Legend’s tale sparks sense of tradition 

Edmund Poscavage as pictured in Naugatuck High School’s 1934 yearbook. –CONTRIBUTED

NAUGATUCK — The tradition of Naugatuck football can be traced back over a century. The Greyhounds are part of one of the oldest Thanksgiving rivalries in all of New England that dates back to 1895 against the Chargers from Ansonia.

The list of coaches that have molded that tradition over the years is quite impressive. One of the most famous, if not legendary, coaches was Ray Legenza who compiled a 90-33-9 mark from 1953 through 1967.

Legenza will forever be remembered as the coach who guided Naugatuck to a 64-game baseball winning streak that drew national attention, but his .714 winning percentage on the football field ranks him third all-time at Naugatuck.

There was Charlie Bertero who coached from 1968 to 1972, won four NVL titles and had a .860 (42-6-2) winning percentage. Then came Craig Peters. From 1973 to 2000, Peters produced eight NVL titles and two state championships, going 213-75-2.

Rob Plasky followed with two NVL titles and a .648 winning percentage. Shawn Kuczenski served one season as the interim coach, and Craig Bruno went 30-13 over the last four years.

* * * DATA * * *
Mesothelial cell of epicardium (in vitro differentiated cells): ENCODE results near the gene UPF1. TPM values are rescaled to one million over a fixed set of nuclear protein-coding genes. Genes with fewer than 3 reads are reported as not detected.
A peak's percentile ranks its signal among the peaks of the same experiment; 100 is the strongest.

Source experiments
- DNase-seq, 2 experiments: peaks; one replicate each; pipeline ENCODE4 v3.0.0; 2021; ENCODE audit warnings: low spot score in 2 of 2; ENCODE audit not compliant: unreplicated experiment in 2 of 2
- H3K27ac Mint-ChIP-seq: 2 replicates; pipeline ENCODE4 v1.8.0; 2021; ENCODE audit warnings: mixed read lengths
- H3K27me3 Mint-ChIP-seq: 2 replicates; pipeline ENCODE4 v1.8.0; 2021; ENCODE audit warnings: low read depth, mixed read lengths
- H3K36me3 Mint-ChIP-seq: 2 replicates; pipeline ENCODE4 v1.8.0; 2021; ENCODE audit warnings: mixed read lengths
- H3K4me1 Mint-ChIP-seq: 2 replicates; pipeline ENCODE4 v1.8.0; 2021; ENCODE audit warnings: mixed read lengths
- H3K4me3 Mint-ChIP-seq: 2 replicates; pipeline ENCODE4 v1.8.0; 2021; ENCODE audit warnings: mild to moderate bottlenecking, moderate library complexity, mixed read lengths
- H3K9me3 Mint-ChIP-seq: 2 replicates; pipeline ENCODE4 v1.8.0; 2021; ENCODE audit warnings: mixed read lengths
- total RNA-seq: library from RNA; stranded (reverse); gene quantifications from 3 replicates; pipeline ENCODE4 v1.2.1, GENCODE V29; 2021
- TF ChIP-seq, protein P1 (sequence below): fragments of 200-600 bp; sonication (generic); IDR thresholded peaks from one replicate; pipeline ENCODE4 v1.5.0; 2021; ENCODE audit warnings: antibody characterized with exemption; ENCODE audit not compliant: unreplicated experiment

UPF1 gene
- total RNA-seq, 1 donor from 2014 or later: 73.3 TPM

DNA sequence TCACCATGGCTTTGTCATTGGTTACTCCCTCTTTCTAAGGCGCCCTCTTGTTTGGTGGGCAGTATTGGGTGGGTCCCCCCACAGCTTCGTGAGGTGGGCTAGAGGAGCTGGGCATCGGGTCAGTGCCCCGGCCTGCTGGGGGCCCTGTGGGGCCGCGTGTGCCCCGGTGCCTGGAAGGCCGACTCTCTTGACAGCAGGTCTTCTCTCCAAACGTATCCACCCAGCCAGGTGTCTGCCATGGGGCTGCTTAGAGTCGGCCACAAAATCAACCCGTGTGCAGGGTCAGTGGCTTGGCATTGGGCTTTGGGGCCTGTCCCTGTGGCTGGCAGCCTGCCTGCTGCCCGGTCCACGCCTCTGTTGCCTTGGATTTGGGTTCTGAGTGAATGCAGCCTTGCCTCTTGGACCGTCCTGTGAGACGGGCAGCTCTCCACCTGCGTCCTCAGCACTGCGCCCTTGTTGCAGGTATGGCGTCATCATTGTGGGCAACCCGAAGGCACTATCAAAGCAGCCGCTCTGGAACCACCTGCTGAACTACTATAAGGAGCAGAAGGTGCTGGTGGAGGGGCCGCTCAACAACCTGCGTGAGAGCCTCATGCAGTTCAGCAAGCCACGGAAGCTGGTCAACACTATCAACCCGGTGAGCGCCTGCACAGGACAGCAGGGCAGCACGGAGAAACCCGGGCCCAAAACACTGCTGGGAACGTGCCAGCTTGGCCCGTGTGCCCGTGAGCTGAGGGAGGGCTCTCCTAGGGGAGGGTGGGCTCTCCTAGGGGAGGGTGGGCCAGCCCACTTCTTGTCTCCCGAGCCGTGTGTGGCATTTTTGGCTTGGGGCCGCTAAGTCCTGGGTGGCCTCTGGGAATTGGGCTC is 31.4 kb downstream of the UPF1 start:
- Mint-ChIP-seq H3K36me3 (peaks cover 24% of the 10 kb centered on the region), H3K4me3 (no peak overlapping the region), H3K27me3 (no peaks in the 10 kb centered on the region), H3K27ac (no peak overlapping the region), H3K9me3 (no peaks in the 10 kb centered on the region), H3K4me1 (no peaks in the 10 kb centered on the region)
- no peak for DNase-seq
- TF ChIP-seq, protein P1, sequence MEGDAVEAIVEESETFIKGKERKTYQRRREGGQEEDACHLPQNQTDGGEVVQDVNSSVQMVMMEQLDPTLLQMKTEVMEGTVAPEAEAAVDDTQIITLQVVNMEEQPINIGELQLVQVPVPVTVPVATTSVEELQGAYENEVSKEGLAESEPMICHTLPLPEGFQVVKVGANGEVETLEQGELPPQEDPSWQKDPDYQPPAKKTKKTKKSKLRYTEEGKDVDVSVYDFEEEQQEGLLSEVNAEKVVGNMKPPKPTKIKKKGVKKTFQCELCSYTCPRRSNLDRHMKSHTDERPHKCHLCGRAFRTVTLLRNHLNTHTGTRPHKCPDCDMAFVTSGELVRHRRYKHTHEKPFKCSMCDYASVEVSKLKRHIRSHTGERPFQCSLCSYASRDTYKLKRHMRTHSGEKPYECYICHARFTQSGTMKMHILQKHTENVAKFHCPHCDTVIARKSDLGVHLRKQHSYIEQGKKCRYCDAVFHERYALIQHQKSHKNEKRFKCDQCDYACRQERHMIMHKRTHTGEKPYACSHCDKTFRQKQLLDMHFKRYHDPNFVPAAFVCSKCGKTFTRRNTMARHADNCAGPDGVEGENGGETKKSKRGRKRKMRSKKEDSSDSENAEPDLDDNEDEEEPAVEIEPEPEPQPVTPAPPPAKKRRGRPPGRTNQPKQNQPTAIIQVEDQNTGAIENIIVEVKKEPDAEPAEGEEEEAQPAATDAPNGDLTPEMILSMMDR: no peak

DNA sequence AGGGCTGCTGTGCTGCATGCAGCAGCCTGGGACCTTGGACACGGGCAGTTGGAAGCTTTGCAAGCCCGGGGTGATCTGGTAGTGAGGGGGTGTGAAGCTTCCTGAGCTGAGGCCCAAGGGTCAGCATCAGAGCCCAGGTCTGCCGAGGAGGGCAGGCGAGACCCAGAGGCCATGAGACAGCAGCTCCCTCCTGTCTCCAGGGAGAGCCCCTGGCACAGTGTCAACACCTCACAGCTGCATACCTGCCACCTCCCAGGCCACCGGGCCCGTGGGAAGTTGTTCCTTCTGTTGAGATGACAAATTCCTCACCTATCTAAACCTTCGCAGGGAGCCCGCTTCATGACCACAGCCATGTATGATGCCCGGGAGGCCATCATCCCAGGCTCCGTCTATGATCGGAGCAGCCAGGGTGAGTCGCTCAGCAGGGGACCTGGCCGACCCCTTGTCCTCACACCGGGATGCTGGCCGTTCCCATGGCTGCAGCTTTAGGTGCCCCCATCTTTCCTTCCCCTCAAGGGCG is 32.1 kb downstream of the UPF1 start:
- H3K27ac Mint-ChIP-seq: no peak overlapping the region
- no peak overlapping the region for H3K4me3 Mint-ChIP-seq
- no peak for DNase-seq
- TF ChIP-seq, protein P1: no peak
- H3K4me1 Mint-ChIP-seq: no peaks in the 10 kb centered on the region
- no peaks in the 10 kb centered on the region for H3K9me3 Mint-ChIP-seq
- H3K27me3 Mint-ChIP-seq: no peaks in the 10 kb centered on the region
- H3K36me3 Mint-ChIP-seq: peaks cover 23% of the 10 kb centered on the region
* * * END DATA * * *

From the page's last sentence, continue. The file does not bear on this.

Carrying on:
This season, new head coach Dave Sollazzo takes over the helm with an impressive resume built in the college ranks. The first thing on the coach’s agenda was to rekindle that sense of tradition in the program.

“I have been around football for a long time,” Sollazzo said. “The great programs all talked about the value of tradition and the people who came before them because those were the people who built the foundation for that success. I’m an old school guy and I want to bring that tradition back.”

In order to do that, Sollazzo heeded the advice of a former Greyhound and co-founder of the Naugatuck High School Football Alumni Association, Frank Johnson Jr.

“I was approached by Frank Johnson Jr. and he asked if I would show this documentary about a longtime Naugatuck legend Ed Poscavage,” Sollazzo said. “After watching it myself I knew that is where we needed to start to bring back the foundation of this rich tradition.”